Since the beginning of the Syrian regime’s crisis with its people, this regime never backed away from its constant stand claiming that the events in Syria are a result of a conspiracy sponsored and supported externally and with the aim of toppling the last strongholds of “resistance” in the area against the American-Zionist invasion, according to what they say.
This stand was reflected through the regime’s political and security-related actions vis-à-vis the revolution. It was also reflected through the positions of the internal and external forces vis-à-vis the Syrian regime. These forces considered that confronting the protests with the conspiracy theory actually aims at gaining time and at hindering any real change in Syria.
Perhaps the most prominent manifestations consisted of Damascus’ reaction to the exceptional resolution of the Arab League; that of suspending Syria’s membership at the league as long as the oppression of the protesters goes on. Through this resolution, the Arab ministers proved that they do not care for the tale of the Syrian regime about the “armed terrorist groups;” and that they consider that the opposition’s demands must be met through dialogue if possible, or through direct coordination with the opposition in case the regime rejected dialogue as per the latter’s response to the demands of the Arab ministerial committee.
But the regime does not believe that there is an internal problem in Syria and considers that the people calling for reform are masking some external objectives aimed at toppling it. It only saw the Arab position as part of the same external conspiracy, which turned the ministers into tools for the American project. Syrian officials directed a stream of accusations at the Arab ministers, and this was the same kind of accusations that the regime is directing against its opponents. Had the Syrian delegate at the Arab League, Youssef al-Ahmad, been in possession of the same security branch that is readily available for the “order keeping” forces in Homs, Hama, Deraa and others against the protestors, he would have definitely dealt with the Arab ministers in Cairo following the same manner that these forces are using to deal with their opponents.
There is a proof to that the Syrian regime has disregarded the demands and figures of the opposition; and that talk about reform, dialogue, the need to change and all this sort of promises is unserious. The proof is that the head of the regime has denied, through his latest interview with the British Sunday Telegraph, any knowledge of these opposition figures. When President Al-Assad says that he never heard about someone called Borhan Ghalyoun for instance, in addition to the other opposition figures (the majority of which were hosted at the Syrian prisons in the past decades), then one can judge the seriousness of this regime in establishing a balanced and responsible dialogue with a potentially tangible outcome with these opponents.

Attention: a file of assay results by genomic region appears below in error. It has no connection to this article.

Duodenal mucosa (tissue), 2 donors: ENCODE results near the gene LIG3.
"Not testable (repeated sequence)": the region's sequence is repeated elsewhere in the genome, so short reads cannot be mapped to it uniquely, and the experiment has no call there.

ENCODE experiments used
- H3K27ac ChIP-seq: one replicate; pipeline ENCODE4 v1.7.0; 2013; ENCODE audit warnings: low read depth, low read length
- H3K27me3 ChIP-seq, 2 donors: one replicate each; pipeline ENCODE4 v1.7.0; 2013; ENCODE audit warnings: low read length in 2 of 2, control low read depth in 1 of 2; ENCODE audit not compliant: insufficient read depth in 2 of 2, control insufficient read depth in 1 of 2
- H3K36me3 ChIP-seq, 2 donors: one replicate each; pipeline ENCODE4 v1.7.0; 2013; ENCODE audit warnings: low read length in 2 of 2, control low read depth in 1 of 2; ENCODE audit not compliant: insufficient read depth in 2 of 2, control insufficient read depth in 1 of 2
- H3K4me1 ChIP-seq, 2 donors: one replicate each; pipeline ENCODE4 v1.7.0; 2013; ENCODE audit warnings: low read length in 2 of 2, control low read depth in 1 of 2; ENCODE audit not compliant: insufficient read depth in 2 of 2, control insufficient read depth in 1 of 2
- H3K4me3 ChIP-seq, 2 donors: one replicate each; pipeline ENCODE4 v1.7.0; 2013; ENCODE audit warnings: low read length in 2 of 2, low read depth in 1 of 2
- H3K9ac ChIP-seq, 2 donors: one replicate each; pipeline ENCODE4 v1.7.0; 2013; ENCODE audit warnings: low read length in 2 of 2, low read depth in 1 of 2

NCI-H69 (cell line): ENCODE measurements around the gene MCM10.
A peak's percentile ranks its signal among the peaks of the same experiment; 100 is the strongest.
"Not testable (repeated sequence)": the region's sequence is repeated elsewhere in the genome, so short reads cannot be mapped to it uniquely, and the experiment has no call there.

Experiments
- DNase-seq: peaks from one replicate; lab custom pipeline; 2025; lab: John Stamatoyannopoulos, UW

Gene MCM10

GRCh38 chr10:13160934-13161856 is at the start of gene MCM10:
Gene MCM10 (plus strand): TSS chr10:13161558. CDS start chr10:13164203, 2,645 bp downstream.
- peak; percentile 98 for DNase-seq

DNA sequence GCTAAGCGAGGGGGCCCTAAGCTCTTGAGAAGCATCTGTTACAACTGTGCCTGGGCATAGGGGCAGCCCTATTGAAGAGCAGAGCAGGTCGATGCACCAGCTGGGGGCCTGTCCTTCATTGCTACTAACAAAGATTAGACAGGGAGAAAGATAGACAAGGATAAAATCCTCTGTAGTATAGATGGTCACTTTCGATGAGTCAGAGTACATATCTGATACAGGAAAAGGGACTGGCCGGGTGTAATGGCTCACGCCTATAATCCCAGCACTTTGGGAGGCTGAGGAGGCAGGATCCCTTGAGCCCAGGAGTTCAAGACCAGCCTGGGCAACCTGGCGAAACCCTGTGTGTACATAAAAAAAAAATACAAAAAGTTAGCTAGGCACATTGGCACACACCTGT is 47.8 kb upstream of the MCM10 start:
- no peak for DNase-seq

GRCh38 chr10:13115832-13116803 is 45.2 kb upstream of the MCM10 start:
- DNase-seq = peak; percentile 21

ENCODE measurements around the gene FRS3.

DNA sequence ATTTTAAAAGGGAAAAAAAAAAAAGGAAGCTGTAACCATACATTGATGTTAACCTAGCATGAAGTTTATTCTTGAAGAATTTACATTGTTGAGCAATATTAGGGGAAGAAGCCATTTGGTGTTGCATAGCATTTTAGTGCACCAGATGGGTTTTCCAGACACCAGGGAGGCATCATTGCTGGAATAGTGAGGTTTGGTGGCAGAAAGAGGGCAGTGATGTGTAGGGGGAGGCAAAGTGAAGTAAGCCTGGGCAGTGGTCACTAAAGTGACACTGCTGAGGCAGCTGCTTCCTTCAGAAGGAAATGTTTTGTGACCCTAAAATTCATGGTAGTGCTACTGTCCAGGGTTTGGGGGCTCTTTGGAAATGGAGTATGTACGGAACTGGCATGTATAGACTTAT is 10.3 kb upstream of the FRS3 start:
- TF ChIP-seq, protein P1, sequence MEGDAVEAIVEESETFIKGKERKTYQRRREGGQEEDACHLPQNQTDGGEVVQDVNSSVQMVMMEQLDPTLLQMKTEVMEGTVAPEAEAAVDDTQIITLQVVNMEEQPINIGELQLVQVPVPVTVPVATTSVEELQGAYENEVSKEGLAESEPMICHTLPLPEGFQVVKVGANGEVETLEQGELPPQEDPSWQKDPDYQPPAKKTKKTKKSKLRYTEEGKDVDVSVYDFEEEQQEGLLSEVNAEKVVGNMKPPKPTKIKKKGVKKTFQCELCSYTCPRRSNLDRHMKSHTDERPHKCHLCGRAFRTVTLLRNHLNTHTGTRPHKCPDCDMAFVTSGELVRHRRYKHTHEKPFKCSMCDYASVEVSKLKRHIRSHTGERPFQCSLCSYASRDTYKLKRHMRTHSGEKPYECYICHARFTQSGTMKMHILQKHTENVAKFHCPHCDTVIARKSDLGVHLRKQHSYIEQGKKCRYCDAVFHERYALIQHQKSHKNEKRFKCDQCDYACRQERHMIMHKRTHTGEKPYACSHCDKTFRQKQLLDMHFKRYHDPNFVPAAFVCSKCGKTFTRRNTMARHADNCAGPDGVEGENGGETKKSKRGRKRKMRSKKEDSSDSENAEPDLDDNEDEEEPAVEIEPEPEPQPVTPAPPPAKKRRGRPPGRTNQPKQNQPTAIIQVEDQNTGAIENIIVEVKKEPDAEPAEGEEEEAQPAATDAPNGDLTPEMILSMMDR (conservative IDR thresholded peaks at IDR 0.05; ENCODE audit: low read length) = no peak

The Arabs and the west have so far given the Syrian regime one chance after another in order to implement its promised reform project. Instead of making use of this time to carry out a political change, the regime only made bets on hushing the protestors through arms and terrorizing them through death threats.
At a time when the regime was accusing its opponents of seeking external support against its “resistance,” it seemed to be the only party playing the external card and placing bets on it. Minister Walid al-Muallem stressed on this bet yesterday in the framework of his ruling out of any external interference. He said that “Syria is no Libya” and he explained that by saying that Russia and China are opposed to military interference in Syria and that their position will remain unchanged, and that the European economic incapacitation will prevent the countries of the European Union from spending any additional money on an adventure in Syria. In addition, any interference in Syria will set the entire region ablaze, create an earthquake and unleash the fire of Hezbollah in the direction of Israel as per the threats of President Bashar al-Assad on several instances.
So who is seeking external support? Is it those who are placing bets on the Arabs’ terrorization and the western incapacitation and the Russian support; or those who are rejecting the military interference in the Syrian affairs despite the bloodshed among them and those who are calling for nothing but protection, through any possible means, of the civilians who have been so flagrantly abused by the regime?
The writer is a prominent columnist. The article was published in the London-based al-Hayat on Nov. 15, 2011.